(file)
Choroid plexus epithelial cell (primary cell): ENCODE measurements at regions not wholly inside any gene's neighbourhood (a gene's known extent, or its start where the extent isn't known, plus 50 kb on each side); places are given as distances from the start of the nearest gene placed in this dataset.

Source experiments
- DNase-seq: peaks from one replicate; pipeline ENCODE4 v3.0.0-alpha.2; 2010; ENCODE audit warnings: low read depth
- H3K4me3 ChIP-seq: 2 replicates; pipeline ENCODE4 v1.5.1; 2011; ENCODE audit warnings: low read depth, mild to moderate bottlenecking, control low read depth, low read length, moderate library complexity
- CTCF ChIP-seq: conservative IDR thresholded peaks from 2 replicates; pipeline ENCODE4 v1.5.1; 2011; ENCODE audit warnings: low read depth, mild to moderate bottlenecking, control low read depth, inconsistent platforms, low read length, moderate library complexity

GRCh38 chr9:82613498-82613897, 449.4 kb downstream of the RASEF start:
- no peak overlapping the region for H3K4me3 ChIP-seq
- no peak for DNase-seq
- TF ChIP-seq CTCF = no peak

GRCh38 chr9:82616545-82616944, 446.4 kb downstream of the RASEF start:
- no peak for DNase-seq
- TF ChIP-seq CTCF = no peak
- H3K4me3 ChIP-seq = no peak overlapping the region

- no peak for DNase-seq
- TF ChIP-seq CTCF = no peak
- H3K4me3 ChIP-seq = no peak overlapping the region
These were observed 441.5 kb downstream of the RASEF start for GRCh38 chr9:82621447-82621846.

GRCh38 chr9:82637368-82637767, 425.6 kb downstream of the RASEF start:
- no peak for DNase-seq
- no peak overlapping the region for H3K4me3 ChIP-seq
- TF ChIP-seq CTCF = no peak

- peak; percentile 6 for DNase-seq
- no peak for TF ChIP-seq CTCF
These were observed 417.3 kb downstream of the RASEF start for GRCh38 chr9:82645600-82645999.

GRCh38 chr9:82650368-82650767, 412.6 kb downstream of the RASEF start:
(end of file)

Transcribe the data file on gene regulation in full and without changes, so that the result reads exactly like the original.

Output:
Choroid plexus epithelial cell (primary cell): ENCODE measurements at regions not wholly inside any gene's neighbourhood (a gene's known extent, or its start where the extent isn't known, plus 50 kb on each side); places are given as distances from the start of the nearest gene placed in this dataset.

Source experiments
- DNase-seq: peaks from one replicate; pipeline ENCODE4 v3.0.0-alpha.2; 2010; ENCODE audit warnings: low read depth
- H3K4me3 ChIP-seq: 2 replicates; pipeline ENCODE4 v1.5.1; 2011; ENCODE audit warnings: low read depth, mild to moderate bottlenecking, control low read depth, low read length, moderate library complexity
- CTCF ChIP-seq: conservative IDR thresholded peaks from 2 replicates; pipeline ENCODE4 v1.5.1; 2011; ENCODE audit warnings: low read depth, mild to moderate bottlenecking, control low read depth, inconsistent platforms, low read length, moderate library complexity

GRCh38 chr9:82613498-82613897, 449.4 kb downstream of the RASEF start:
- no peak overlapping the region for H3K4me3 ChIP-seq
- no peak for DNase-seq
- TF ChIP-seq CTCF = no peak

GRCh38 chr9:82616545-82616944, 446.4 kb downstream of the RASEF start:
- no peak for DNase-seq
- TF ChIP-seq CTCF = no peak
- H3K4me3 ChIP-seq = no peak overlapping the region

- no peak for DNase-seq
- TF ChIP-seq CTCF = no peak
- H3K4me3 ChIP-seq = no peak overlapping the region
These were observed 441.5 kb downstream of the RASEF start for GRCh38 chr9:82621447-82621846.

GRCh38 chr9:82637368-82637767, 425.6 kb downstream of the RASEF start:
- no peak for DNase-seq
- no peak overlapping the region for H3K4me3 ChIP-seq
- TF ChIP-seq CTCF = no peak

- peak; percentile 6 for DNase-seq
- no peak for TF ChIP-seq CTCF
These were observed 417.3 kb downstream of the RASEF start for GRCh38 chr9:82645600-82645999.

GRCh38 chr9:82650368-82650767, 412.6 kb downstream of the RASEF start: